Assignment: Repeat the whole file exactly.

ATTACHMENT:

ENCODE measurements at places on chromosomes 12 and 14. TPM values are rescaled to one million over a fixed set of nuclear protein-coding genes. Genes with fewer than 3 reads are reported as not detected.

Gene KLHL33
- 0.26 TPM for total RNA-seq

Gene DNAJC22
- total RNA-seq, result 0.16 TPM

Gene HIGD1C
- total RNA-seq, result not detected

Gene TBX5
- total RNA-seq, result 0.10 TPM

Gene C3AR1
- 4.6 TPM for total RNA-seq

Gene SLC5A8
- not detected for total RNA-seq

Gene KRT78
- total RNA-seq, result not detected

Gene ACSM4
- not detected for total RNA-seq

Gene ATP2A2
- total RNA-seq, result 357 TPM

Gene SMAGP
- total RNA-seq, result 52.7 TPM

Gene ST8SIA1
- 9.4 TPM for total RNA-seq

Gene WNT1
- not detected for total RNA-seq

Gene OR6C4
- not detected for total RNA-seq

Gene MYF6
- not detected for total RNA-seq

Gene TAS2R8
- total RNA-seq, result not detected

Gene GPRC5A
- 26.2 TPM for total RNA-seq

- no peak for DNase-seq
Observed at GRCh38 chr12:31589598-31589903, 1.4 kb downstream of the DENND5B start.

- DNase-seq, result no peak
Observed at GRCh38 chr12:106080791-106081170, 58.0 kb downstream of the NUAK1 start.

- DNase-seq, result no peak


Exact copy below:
ENCODE measurements at places on chromosomes 12 and 14. TPM values are rescaled to one million over a fixed set of nuclear protein-coding genes. Genes with fewer than 3 reads are reported as not detected.

Gene KLHL33
- 0.26 TPM for total RNA-seq

Gene DNAJC22
- total RNA-seq, result 0.16 TPM

Gene HIGD1C
- total RNA-seq, result not detected

Gene TBX5
- total RNA-seq, result 0.10 TPM

Gene C3AR1
- 4.6 TPM for total RNA-seq

Gene SLC5A8
- not detected for total RNA-seq

Gene KRT78
- total RNA-seq, result not detected

Gene ACSM4
- not detected for total RNA-seq

Gene ATP2A2
- total RNA-seq, result 357 TPM

Gene SMAGP
- total RNA-seq, result 52.7 TPM

Gene ST8SIA1
- 9.4 TPM for total RNA-seq

Gene WNT1
- not detected for total RNA-seq

Gene OR6C4
- not detected for total RNA-seq

Gene MYF6
- not detected for total RNA-seq

Gene TAS2R8
- total RNA-seq, result not detected

Gene GPRC5A
- 26.2 TPM for total RNA-seq

- no peak for DNase-seq
Observed at GRCh38 chr12:31589598-31589903, 1.4 kb downstream of the DENND5B start.

- DNase-seq, result no peak
Observed at GRCh38 chr12:106080791-106081170, 58.0 kb downstream of the NUAK1 start.

- DNase-seq, result no peak